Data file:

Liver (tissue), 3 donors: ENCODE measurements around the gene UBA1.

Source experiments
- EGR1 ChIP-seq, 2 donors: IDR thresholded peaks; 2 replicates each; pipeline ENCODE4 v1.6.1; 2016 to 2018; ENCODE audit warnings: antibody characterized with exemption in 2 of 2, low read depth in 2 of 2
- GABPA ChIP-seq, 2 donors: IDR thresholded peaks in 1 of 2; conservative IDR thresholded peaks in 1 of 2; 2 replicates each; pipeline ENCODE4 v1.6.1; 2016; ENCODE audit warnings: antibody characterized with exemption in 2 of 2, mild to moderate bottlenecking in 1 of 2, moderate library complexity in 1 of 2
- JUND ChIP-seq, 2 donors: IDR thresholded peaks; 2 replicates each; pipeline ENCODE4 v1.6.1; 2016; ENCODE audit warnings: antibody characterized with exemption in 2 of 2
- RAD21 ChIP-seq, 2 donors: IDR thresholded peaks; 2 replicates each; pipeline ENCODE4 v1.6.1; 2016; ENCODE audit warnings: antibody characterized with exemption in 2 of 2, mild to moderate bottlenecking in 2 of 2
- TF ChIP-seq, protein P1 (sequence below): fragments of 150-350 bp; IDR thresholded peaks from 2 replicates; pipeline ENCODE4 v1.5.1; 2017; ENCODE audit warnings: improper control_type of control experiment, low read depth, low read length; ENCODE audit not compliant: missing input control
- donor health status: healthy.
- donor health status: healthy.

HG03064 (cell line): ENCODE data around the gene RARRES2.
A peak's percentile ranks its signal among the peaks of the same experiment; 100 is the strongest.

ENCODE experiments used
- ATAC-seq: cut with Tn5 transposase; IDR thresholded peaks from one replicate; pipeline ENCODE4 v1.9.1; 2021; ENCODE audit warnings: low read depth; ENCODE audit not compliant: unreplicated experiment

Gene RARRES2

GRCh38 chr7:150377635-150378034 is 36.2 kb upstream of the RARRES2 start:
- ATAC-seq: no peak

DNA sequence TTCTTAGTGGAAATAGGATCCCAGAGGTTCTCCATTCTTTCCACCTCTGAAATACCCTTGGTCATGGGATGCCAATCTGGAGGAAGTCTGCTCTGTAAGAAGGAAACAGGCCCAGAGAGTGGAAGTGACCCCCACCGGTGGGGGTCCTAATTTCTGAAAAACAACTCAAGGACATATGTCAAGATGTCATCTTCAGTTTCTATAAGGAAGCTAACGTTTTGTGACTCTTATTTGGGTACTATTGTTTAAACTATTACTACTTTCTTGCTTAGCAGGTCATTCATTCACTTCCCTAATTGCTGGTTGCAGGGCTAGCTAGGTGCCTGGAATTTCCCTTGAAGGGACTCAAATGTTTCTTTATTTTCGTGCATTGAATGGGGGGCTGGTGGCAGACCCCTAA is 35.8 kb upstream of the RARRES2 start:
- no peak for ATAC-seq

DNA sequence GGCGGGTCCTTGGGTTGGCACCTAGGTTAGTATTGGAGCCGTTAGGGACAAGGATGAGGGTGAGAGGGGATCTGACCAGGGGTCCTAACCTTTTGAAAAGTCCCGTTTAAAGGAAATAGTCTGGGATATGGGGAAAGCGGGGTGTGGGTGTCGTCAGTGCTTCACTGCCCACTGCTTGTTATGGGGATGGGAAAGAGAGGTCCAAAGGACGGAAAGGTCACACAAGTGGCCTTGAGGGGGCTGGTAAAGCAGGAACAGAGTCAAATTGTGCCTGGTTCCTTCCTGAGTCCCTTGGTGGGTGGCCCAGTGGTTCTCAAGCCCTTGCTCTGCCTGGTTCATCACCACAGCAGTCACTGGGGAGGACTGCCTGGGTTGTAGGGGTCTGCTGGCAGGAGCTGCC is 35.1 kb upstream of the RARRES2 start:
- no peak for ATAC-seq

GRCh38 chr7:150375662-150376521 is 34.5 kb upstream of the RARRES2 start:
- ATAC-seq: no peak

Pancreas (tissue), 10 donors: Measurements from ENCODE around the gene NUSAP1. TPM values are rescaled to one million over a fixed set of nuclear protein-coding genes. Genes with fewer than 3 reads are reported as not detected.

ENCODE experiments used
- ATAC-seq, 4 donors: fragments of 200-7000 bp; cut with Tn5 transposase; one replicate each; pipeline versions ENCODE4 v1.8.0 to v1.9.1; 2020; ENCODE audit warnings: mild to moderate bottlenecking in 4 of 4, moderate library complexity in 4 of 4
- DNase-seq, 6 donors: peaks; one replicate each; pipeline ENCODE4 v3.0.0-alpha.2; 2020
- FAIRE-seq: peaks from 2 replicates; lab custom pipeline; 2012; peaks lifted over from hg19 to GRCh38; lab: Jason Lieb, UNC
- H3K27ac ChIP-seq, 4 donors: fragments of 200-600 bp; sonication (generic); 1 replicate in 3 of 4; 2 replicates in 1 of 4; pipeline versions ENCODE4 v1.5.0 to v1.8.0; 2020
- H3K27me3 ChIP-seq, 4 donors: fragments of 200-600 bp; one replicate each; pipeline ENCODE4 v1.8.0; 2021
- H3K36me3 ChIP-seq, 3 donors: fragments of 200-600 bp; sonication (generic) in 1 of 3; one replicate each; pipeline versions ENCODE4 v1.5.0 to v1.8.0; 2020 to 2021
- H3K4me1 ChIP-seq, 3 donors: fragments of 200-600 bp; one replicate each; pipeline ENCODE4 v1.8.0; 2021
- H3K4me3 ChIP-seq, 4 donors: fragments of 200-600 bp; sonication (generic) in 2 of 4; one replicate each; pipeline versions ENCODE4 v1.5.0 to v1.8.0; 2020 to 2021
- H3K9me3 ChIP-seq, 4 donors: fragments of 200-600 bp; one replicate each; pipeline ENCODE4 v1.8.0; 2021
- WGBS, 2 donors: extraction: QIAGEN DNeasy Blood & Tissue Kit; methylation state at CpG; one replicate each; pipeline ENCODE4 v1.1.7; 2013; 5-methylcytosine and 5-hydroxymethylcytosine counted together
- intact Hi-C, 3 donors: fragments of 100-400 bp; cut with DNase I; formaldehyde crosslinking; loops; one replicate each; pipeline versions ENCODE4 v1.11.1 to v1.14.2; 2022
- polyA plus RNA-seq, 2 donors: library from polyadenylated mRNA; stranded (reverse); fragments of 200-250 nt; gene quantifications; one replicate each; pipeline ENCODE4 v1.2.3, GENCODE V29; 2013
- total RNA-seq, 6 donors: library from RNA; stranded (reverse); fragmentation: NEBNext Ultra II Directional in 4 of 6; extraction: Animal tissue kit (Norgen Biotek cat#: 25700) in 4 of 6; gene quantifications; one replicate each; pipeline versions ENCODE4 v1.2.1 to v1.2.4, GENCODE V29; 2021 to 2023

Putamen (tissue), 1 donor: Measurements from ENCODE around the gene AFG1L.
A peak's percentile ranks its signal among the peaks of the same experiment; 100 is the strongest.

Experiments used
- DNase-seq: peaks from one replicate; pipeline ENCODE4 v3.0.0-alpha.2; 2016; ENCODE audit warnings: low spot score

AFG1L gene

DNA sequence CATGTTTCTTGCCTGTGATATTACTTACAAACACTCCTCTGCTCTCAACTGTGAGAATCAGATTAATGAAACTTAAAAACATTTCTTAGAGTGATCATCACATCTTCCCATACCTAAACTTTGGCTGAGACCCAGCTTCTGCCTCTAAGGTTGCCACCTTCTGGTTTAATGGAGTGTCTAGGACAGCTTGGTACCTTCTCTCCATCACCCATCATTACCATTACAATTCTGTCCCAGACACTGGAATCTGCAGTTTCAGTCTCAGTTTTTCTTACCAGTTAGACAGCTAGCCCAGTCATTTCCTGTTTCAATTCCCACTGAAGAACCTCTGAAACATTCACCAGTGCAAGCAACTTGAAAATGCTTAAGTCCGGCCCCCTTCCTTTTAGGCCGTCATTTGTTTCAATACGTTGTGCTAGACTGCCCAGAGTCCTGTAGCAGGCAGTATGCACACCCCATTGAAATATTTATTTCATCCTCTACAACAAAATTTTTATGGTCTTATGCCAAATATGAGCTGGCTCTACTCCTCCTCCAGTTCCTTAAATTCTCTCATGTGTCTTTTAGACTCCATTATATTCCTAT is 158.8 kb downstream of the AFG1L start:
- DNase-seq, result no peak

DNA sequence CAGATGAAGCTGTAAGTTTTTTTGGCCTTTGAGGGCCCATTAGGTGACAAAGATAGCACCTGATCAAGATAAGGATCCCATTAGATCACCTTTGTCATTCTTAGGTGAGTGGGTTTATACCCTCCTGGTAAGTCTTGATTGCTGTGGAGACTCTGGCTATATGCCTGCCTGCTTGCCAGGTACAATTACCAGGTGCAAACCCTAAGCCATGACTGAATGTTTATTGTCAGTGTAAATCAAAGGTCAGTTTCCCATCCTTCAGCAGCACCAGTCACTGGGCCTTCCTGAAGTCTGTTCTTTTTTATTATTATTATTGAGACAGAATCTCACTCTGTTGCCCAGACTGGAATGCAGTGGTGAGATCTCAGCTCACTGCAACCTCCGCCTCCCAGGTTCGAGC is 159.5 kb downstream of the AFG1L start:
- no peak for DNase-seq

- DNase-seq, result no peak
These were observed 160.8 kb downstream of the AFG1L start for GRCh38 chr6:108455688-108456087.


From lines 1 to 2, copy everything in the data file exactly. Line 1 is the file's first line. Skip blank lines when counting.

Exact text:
Liver (tissue), 3 donors: ENCODE measurements around the gene UBA1.

Source experiments